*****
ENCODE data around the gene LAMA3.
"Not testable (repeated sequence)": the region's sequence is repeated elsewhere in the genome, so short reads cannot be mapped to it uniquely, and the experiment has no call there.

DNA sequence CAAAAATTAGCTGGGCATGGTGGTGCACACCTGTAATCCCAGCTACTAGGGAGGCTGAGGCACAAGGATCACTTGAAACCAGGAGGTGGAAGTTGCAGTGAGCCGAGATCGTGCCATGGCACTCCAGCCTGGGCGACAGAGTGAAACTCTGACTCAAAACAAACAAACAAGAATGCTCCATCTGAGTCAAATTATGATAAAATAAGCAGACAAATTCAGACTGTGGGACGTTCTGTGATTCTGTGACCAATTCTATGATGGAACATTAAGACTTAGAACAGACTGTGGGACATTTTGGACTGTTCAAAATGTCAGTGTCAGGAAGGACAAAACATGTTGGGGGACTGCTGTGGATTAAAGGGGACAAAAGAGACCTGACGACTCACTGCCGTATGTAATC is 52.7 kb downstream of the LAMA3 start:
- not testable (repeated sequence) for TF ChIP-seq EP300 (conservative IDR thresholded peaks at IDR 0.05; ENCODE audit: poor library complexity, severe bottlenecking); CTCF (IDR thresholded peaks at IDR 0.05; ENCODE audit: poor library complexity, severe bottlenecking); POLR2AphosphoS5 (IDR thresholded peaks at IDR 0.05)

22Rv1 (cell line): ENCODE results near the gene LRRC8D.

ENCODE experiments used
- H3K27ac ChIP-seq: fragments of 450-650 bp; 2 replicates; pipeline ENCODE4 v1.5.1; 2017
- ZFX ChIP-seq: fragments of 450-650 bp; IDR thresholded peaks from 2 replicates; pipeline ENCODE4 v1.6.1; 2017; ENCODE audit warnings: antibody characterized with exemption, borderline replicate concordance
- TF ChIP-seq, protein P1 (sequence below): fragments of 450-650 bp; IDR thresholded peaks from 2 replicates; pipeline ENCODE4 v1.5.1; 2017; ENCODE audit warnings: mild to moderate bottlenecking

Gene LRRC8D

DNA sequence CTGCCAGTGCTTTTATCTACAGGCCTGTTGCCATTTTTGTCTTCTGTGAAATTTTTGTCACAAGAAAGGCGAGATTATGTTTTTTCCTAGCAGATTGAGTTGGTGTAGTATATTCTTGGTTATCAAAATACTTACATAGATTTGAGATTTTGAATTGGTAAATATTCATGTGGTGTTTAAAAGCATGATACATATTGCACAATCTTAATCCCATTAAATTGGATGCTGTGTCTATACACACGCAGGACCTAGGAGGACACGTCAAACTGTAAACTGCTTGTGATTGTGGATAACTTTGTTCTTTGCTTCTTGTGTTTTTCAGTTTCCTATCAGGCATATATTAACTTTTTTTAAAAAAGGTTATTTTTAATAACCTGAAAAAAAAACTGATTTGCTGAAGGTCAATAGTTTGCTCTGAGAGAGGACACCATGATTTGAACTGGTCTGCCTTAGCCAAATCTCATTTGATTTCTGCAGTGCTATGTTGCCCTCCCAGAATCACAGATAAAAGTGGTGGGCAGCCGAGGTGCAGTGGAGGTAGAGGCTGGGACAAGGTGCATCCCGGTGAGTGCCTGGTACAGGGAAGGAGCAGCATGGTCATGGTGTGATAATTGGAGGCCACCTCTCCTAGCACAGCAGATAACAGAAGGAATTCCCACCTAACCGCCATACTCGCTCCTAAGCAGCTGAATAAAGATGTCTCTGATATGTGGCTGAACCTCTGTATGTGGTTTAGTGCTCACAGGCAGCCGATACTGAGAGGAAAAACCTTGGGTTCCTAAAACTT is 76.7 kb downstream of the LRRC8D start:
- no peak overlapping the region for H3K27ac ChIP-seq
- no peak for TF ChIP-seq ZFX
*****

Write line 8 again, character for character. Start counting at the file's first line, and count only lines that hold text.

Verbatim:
- ZFX ChIP-seq: fragments of 450-650 bp; IDR thresholded peaks from 2 replicates; pipeline ENCODE4 v1.6.1; 2017; ENCODE audit warnings: antibody characterized with exemption, borderline replicate concordance